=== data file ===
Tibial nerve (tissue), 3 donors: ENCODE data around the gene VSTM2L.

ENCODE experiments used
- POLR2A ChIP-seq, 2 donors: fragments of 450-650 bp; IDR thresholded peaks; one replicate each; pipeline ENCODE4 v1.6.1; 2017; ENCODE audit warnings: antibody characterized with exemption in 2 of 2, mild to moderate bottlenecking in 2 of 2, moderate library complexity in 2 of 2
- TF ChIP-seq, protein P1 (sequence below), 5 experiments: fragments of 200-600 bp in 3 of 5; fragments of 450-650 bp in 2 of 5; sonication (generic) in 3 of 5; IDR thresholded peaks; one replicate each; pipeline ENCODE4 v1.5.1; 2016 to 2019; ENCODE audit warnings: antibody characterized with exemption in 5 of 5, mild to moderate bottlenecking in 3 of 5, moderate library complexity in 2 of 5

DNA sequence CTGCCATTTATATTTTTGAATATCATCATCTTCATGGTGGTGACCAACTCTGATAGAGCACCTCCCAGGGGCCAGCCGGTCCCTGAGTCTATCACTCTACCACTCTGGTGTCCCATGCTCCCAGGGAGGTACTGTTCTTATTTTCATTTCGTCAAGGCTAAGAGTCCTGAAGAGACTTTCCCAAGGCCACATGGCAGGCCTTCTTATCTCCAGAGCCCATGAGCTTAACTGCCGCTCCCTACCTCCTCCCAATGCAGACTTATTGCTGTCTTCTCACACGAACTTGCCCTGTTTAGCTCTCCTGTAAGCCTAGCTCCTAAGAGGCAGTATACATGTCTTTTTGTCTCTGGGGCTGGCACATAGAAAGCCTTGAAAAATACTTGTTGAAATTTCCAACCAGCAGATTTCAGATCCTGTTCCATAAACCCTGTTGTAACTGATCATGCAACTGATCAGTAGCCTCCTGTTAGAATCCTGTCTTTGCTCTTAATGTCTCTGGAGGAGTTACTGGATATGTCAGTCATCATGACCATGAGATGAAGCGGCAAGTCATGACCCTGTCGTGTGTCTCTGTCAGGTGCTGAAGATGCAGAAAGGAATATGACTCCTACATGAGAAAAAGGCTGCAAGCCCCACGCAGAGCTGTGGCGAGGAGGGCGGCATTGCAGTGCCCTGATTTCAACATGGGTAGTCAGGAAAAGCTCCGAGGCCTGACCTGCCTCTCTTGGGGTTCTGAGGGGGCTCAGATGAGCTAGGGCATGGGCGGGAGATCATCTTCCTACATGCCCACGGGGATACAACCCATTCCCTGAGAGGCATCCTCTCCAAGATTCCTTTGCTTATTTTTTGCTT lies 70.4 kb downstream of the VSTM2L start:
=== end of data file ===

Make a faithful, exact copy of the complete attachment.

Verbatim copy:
Tibial nerve (tissue), 3 donors: ENCODE data around the gene VSTM2L.

ENCODE experiments used
- POLR2A ChIP-seq, 2 donors: fragments of 450-650 bp; IDR thresholded peaks; one replicate each; pipeline ENCODE4 v1.6.1; 2017; ENCODE audit warnings: antibody characterized with exemption in 2 of 2, mild to moderate bottlenecking in 2 of 2, moderate library complexity in 2 of 2
- TF ChIP-seq, protein P1 (sequence below), 5 experiments: fragments of 200-600 bp in 3 of 5; fragments of 450-650 bp in 2 of 5; sonication (generic) in 3 of 5; IDR thresholded peaks; one replicate each; pipeline ENCODE4 v1.5.1; 2016 to 2019; ENCODE audit warnings: antibody characterized with exemption in 5 of 5, mild to moderate bottlenecking in 3 of 5, moderate library complexity in 2 of 5

DNA sequence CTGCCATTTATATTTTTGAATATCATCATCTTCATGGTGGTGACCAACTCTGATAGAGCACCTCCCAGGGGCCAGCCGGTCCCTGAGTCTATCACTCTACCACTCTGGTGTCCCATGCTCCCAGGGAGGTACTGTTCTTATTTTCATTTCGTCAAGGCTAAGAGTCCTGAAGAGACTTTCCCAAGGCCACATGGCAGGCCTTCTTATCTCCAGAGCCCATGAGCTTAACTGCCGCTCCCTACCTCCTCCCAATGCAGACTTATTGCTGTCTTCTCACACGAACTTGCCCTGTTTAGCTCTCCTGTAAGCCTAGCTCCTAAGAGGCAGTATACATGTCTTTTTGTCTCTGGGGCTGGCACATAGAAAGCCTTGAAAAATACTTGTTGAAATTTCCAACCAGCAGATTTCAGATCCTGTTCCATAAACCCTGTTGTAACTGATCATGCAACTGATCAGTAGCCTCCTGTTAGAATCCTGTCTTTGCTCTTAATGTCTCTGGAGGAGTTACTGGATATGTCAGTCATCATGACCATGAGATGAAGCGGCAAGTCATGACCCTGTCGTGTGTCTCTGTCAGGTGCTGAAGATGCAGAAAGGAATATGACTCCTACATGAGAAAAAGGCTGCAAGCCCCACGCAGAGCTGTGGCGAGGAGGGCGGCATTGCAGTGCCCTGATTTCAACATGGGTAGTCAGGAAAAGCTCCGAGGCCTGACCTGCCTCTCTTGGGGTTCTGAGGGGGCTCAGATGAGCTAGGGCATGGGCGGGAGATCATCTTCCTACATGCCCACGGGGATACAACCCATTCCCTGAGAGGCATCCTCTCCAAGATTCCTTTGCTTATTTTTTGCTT lies 70.4 kb downstream of the VSTM2L start: